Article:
It was the shot heard around the bowling center, but did anyone see it?
Gayle Aron, who converted the one-in-a-million, seven-10 split, acknowledged she missed the entirety of her own improbable shot.
Nor did her three teammates see it.
But it happened.
It truly happened.
And there was an eyewitness who came forward to validate Gayle’s miraculous shot Tuesday night during league play at AMF Woodlake Lanes in Woodland Hills.
That was Shannon Renee, who was a member of the opposing team.
“She hit the seven pin and the pin bounced around the back and came back and hit the 10 pin,” Shannon said.
“I tried to tell her she got it, and she didn’t believe me.”
Gayle, an Agoura Hills resident, turned around to face the alley and saw no pins were standing. Then she peered at the elevated scorecard that listed her spare in the seventh frame of her third game.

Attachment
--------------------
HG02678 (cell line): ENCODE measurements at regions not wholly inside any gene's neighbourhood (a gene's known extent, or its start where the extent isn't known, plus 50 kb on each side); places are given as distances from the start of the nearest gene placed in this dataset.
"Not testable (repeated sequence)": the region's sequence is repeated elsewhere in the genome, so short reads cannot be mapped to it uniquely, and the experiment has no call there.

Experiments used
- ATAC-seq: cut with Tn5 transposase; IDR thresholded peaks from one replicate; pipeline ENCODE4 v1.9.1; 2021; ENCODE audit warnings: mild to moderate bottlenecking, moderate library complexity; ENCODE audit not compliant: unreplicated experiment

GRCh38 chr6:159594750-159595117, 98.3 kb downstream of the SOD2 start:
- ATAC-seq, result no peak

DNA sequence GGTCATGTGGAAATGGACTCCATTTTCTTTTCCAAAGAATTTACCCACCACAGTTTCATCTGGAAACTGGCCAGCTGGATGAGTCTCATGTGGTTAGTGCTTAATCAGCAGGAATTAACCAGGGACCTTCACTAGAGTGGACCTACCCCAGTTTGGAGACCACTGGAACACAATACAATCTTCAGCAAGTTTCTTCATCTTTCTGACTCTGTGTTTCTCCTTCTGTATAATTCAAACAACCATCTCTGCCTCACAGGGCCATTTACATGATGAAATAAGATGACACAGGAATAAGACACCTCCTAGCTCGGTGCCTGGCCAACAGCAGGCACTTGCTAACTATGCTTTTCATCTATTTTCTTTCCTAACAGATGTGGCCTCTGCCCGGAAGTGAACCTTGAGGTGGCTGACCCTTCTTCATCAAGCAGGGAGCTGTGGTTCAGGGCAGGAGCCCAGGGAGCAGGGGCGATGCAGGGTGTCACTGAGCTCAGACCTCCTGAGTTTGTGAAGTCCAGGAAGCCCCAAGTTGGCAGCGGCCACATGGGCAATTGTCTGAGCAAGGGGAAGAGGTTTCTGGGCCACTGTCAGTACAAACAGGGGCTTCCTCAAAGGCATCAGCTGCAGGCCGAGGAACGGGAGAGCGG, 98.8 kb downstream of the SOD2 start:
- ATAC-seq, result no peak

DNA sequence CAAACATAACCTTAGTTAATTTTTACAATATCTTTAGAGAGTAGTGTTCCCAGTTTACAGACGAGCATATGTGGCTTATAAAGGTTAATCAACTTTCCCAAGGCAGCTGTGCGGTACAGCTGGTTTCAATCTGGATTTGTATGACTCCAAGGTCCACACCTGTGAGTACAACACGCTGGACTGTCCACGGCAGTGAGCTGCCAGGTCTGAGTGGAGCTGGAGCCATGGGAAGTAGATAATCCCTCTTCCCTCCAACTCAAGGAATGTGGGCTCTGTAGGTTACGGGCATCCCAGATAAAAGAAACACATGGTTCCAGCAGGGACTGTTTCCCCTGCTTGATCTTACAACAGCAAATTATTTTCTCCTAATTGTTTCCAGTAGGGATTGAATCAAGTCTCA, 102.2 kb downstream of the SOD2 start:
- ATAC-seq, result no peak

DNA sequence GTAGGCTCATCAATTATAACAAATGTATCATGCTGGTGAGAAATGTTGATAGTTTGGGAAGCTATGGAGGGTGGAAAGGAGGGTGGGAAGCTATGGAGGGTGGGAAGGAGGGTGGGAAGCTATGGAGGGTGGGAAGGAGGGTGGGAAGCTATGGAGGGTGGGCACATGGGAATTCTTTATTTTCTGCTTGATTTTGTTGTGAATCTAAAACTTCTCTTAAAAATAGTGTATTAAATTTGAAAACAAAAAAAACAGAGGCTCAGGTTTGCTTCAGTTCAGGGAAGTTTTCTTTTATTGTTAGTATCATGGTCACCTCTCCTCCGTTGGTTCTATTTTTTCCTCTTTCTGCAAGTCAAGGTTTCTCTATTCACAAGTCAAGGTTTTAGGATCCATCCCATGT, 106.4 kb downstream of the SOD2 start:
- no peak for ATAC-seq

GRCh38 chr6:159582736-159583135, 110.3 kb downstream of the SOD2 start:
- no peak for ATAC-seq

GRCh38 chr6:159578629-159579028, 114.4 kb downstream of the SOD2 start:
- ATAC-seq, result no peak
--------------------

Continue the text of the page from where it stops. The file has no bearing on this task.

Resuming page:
Finally, she accepted it.
“I knew I got the seven [pin], but the chances of getting the 7-10 were so slim that I didn’t even bother to look,” said Gayle, whose shot had the entire bowling house buzzing and triggered an announcement of her amazing shot from the front desk.
Mike Rice, the bowling dean at Woodlake with more than 40 years of bowling experience, was competing far down the lanes but word quickly got around to him.
“I think it’s phenomenal,” said Rice about Gayle’s spare. “I’ve never seen that picked up.”
One frame later, Gayle converted another spare – this time the eight pin.
“That was a lot easier than the last one,” laughed Gayle, as she walked back from the lane.
It was virtually a perfect night for Gayle, who bowled a torrid 504 series with games of 155, 172 and 177. All three scores were considerably higher than her 145 average.
With handicap, she had a top-notch 678 series. Gayle not only converted the nearly impossible 7-10 railroad, but she engineered her team’s sweep over her opponent.